Asked to name the best wine-growing nations, the first to come to mind for many people would be France, Italy, Australia and Chile. But increasingly England is asserting itself as a force to be reckoned with, particularly when it comes to sparkling wine, and several UK wineries have secured top prizes at the Decanter World Wine Awards.
With British alcoholic beverages earmarked for a special promotional push this financial year by the Department for International Trade, a tasting event was held together with the Wine and Spirit Trade Association at the British Embassy Tokyo on 16 May. The event gave Japanese buyers, distributors and media a chance to sample some of the finest sparkling wines that the UK has to offer, as well as a range of craft gins.
The question for many consumers is what distinguishes English sparkling wine from the better-known Champagne.
“We use the traditional methods and, in England, the great thing is we use the knowledge that has been used for centuries in Champagne, but we’re not bound up by the rules”, explained Charlie Holland, winemaker at Gusbourne Estates Limited. “We pick the bits we want to use and we don’t choose the bits that are restrictive, so we’re allowed to be much more creative in what we do.
“We used to compare ourselves to Champagne in the same way the Californians did with Bordeaux, the same way New Zealand did with Burgundy, with Pinot Noir”, he continued. “Now we have come of age we’re saying, ‘Okay, we have our identity which is unique to us—let’s focus on that’”.
The growth in English sparkling wine is in part due to improved conditions in the south of England. Those conditions now arguably surpass those in Champagne.
“Climatically, we are where Champagne was in the ’70s, due to global warming”, said Holland. “Climate change brings inconsistent weather, but we can now ripen these grapes.
“In a hot climate, the sugar goes up, the acid goes down and the flavours don’t always have time to develop. But [in the UK] the sugars climb very slowly, the acidity goes down very slowly, so you get a much longer growing season, and it means you can pick ripe flavours, but still have the acidity remain fresh, so that’s probably what puts us in that sweet spot”.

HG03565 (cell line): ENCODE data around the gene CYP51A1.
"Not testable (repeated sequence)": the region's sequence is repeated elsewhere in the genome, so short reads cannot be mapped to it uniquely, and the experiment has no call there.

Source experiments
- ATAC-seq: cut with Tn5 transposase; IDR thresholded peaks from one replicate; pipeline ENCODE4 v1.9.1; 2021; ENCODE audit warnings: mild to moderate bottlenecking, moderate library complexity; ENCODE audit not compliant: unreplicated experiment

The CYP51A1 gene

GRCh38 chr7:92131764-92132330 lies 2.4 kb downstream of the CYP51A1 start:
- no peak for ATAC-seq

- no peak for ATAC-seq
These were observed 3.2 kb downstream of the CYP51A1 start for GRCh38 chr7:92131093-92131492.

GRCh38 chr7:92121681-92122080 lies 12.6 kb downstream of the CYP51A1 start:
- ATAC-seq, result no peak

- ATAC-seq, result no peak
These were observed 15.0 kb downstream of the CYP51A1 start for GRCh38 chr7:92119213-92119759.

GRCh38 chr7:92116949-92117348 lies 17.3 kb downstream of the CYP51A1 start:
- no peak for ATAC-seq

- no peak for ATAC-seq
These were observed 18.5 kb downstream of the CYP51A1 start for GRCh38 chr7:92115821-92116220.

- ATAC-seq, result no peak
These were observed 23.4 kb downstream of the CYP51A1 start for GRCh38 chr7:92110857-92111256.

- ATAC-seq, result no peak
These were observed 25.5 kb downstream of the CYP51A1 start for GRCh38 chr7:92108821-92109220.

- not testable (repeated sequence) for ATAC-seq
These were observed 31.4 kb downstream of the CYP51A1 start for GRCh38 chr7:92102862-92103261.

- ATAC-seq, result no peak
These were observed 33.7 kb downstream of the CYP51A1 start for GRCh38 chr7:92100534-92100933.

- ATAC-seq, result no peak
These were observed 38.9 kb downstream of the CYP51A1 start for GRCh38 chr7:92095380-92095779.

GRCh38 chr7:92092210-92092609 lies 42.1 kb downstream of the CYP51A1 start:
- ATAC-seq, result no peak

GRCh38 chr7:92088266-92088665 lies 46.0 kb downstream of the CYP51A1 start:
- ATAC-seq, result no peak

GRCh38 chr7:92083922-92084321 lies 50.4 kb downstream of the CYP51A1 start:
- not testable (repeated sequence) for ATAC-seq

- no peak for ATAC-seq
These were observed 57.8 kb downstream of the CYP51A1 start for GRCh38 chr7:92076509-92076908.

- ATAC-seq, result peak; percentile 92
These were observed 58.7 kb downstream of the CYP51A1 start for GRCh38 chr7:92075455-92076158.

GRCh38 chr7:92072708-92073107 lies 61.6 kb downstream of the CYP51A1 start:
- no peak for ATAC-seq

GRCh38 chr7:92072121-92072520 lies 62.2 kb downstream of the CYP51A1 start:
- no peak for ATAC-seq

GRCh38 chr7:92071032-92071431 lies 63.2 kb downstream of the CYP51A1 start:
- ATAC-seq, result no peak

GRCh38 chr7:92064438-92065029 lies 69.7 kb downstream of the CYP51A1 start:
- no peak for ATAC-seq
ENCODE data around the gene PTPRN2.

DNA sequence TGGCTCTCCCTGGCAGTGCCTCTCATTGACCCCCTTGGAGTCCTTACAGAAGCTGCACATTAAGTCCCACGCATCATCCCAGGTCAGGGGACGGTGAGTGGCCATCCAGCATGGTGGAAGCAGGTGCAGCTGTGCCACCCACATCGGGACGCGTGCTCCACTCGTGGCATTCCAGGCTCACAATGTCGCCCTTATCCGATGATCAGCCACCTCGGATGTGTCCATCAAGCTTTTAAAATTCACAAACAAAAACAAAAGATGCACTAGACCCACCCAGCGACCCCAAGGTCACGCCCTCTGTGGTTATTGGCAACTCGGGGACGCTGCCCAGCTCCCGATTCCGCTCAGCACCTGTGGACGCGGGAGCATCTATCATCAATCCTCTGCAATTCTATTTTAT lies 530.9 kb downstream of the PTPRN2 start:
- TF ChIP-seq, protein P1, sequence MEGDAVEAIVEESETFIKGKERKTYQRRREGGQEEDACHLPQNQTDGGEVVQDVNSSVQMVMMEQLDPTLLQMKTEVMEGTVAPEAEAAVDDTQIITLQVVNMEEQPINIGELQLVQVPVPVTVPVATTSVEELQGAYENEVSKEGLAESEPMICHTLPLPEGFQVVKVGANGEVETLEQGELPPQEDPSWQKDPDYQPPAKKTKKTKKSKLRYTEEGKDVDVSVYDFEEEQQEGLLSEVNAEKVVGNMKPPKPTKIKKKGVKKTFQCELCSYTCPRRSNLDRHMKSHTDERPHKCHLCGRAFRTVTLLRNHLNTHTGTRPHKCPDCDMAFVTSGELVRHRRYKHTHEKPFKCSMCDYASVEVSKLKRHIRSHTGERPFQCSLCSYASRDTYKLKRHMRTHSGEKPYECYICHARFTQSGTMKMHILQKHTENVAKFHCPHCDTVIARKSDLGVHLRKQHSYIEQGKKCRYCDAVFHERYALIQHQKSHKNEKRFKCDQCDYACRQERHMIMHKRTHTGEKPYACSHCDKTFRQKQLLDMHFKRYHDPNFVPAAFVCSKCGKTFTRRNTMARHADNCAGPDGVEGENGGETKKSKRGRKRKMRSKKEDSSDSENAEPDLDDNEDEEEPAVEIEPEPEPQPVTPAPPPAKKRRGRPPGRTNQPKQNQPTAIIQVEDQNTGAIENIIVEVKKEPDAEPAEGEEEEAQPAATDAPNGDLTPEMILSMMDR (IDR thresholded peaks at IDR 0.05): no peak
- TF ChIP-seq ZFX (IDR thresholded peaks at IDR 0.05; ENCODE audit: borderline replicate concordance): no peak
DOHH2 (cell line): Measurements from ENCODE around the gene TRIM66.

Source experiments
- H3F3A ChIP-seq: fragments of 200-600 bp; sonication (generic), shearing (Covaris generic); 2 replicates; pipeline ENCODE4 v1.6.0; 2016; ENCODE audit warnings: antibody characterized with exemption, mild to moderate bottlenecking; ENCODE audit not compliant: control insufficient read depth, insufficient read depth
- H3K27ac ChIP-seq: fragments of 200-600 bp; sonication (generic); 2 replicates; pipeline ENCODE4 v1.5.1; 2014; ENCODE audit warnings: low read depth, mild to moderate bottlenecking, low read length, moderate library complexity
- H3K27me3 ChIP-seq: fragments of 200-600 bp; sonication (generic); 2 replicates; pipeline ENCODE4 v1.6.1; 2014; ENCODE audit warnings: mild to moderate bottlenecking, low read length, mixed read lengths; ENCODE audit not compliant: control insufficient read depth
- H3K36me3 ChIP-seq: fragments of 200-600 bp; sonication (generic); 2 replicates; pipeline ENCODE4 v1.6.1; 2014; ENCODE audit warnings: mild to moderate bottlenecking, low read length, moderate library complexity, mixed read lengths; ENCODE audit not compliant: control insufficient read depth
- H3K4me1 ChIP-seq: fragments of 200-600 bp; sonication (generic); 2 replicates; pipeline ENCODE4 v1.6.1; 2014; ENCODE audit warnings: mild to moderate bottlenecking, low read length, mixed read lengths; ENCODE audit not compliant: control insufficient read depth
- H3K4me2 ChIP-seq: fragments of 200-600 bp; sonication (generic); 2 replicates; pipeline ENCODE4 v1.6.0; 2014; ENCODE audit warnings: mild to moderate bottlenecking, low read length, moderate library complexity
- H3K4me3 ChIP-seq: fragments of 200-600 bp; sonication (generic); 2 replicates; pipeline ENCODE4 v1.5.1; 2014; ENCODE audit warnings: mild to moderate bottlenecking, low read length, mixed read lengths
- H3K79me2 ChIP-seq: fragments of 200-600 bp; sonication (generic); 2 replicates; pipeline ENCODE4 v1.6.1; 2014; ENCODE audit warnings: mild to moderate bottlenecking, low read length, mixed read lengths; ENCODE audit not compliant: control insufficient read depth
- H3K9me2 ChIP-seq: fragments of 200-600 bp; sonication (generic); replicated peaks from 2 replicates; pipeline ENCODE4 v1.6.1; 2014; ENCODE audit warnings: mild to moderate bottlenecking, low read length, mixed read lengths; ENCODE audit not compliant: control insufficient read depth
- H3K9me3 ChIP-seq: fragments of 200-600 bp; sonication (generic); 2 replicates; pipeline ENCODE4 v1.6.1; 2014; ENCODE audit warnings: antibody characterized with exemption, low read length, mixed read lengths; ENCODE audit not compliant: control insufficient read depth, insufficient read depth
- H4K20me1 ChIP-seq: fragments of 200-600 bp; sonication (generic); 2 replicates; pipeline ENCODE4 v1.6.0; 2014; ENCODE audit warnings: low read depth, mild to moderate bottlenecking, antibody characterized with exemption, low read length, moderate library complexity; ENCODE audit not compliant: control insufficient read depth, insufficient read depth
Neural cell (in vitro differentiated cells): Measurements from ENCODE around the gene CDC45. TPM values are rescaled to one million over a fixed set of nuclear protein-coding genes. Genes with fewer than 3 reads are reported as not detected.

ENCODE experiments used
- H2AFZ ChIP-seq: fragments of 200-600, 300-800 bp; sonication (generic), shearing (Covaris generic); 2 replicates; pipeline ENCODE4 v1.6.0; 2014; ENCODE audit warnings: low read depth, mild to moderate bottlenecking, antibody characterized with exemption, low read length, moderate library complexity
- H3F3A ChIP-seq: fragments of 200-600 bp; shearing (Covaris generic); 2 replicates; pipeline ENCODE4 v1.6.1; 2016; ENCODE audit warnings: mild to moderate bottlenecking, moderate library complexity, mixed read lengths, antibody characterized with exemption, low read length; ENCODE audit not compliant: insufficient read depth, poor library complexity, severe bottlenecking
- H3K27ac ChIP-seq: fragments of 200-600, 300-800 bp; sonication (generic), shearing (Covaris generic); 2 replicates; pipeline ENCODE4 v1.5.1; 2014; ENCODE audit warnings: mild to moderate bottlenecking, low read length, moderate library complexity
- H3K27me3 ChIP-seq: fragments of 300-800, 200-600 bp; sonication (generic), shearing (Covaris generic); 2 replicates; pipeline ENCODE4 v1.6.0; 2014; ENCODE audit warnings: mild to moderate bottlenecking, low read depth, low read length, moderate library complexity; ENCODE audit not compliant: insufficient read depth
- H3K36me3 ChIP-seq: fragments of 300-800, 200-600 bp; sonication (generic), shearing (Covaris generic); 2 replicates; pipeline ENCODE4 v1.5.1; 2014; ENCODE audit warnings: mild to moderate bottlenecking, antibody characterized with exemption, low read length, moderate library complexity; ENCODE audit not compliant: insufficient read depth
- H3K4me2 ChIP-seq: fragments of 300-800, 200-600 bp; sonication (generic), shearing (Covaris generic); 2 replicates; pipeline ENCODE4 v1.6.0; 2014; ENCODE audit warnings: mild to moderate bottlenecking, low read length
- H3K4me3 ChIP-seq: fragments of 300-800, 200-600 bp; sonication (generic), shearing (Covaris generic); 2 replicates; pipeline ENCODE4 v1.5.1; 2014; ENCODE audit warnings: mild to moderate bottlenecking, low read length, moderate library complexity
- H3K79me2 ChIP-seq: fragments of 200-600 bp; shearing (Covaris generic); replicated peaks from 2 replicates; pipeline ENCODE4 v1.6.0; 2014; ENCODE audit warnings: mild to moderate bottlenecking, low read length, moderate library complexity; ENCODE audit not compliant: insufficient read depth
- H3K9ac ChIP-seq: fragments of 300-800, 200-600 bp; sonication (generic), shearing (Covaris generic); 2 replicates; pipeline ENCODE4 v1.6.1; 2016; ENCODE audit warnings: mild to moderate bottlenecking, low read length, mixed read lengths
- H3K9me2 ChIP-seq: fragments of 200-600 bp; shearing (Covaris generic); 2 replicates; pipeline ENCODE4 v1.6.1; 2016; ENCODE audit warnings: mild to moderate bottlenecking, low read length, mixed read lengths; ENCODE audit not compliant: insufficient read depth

Making an entrance
It was the first time many of the winemakers had come to Japan, although some of their brands were already available in the market. Other representatives, meanwhile, were looking to secure their first distribution deal.
“We have no distributor in Japan, that’s what we’ve come to look for, because we don’t need to sell huge amounts”, said Rebecca Hansford, co-founder and president of Furleigh Estate, a sparkling wine producer in Dorset. “We only make about 50,000 bottles a year, and we intend to keep it like that, because at the moment we grow our own grapes and my husband is the winemaker, so we can control the quality if we keep to that scale.
“We’re just looking to export a little bit into top-end restaurants and department stores”.
The choice to explore the Japanese market was no accident. While other countries, such as China, have a significant and growing demand for wine, English sparkling wine is a specific kind of product.
“For English wine, you need a sophisticated market, meaning that they know wine, they like Champagne and also I think for English sparkling wine you need a market that is willing to try new things”, said Hansford. “The person who always has to have the latest mobile phone, that’s what we need. And I think Japan is good on that score”.
For the firms involved, the trip to Japan presented the opportunity to gauge the reaction to their products, and also establish the viability of certain categories that, in recent times, haven’t been as popular.
“Rosé had become very unpopular because it was sweet and terrible, but now dry luxury rose is back as a force in Europe and it seems like it’s starting to develop here in Japan as well. So we’re interested in gauging the reaction”, said Trevor Clough, co-founder and chief executive officer of Digby Fine English.
As part of English wine’s positioning in the Japanese market, the wineries are having to consider food pairings. But although Japanese cuisine is radically different from it’s British counterpart, the prevalence of fish and other seafood was taken by participants to be a good thing for the prospects of English sparkling wine.
“In England, it’s a classic thing: we have it with oysters, with seafood, shellfish … for me, it’s the ideal thing to mix with sashimi, sushi”, said Gusbourne’s Holland. “With the acidity we have in the wines, it seems to match really well. So for us, it’s the perfect match for the food”.